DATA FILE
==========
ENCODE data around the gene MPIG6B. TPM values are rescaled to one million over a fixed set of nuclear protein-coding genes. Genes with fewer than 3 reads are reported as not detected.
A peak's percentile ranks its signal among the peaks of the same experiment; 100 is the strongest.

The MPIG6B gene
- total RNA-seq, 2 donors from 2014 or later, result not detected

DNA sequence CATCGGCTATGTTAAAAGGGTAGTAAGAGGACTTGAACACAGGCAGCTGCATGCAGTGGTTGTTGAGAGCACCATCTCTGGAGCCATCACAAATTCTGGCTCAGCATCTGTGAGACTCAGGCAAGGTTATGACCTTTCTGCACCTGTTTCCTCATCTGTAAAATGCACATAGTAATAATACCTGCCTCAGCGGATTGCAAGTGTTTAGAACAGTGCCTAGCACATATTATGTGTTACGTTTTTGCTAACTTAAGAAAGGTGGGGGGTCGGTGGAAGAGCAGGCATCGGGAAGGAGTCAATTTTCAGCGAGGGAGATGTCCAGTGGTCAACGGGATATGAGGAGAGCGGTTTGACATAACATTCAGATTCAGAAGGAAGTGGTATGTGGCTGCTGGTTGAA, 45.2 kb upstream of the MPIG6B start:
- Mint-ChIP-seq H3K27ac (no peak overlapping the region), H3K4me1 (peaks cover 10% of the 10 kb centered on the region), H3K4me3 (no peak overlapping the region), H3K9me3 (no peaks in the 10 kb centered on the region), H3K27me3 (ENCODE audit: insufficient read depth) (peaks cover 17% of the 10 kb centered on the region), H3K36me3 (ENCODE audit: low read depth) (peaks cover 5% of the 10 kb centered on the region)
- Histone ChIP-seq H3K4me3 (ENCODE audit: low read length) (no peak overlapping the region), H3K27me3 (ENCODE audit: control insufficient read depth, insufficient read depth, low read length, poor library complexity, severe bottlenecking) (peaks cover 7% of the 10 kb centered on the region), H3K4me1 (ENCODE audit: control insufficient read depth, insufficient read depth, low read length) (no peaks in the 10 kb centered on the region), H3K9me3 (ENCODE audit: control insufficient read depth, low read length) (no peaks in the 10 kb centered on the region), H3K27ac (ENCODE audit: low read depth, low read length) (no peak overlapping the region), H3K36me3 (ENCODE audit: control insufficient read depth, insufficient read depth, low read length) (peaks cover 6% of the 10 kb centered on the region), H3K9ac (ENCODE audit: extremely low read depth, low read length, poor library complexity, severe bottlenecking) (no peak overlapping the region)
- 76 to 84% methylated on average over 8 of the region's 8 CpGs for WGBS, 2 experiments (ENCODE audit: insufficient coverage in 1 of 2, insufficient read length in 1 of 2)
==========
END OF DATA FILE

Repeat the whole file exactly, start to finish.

ENCODE data around the gene MPIG6B. TPM values are rescaled to one million over a fixed set of nuclear protein-coding genes. Genes with fewer than 3 reads are reported as not detected.
A peak's percentile ranks its signal among the peaks of the same experiment; 100 is the strongest.

The MPIG6B gene
- total RNA-seq, 2 donors from 2014 or later, result not detected

DNA sequence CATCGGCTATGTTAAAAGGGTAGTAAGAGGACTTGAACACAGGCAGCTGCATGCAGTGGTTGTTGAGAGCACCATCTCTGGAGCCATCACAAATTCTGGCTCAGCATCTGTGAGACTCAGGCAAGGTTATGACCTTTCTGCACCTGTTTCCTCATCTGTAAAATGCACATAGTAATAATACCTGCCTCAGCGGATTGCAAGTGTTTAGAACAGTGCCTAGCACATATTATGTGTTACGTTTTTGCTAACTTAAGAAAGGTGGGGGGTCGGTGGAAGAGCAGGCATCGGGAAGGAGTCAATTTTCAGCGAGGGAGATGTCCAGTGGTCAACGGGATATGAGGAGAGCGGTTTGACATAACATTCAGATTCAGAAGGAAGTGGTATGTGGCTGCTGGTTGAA, 45.2 kb upstream of the MPIG6B start:
- Mint-ChIP-seq H3K27ac (no peak overlapping the region), H3K4me1 (peaks cover 10% of the 10 kb centered on the region), H3K4me3 (no peak overlapping the region), H3K9me3 (no peaks in the 10 kb centered on the region), H3K27me3 (ENCODE audit: insufficient read depth) (peaks cover 17% of the 10 kb centered on the region), H3K36me3 (ENCODE audit: low read depth) (peaks cover 5% of the 10 kb centered on the region)
- Histone ChIP-seq H3K4me3 (ENCODE audit: low read length) (no peak overlapping the region), H3K27me3 (ENCODE audit: control insufficient read depth, insufficient read depth, low read length, poor library complexity, severe bottlenecking) (peaks cover 7% of the 10 kb centered on the region), H3K4me1 (ENCODE audit: control insufficient read depth, insufficient read depth, low read length) (no peaks in the 10 kb centered on the region), H3K9me3 (ENCODE audit: control insufficient read depth, low read length) (no peaks in the 10 kb centered on the region), H3K27ac (ENCODE audit: low read depth, low read length) (no peak overlapping the region), H3K36me3 (ENCODE audit: control insufficient read depth, insufficient read depth, low read length) (peaks cover 6% of the 10 kb centered on the region), H3K9ac (ENCODE audit: extremely low read depth, low read length, poor library complexity, severe bottlenecking) (no peak overlapping the region)
- 76 to 84% methylated on average over 8 of the region's 8 CpGs for WGBS, 2 experiments (ENCODE audit: insufficient coverage in 1 of 2, insufficient read length in 1 of 2)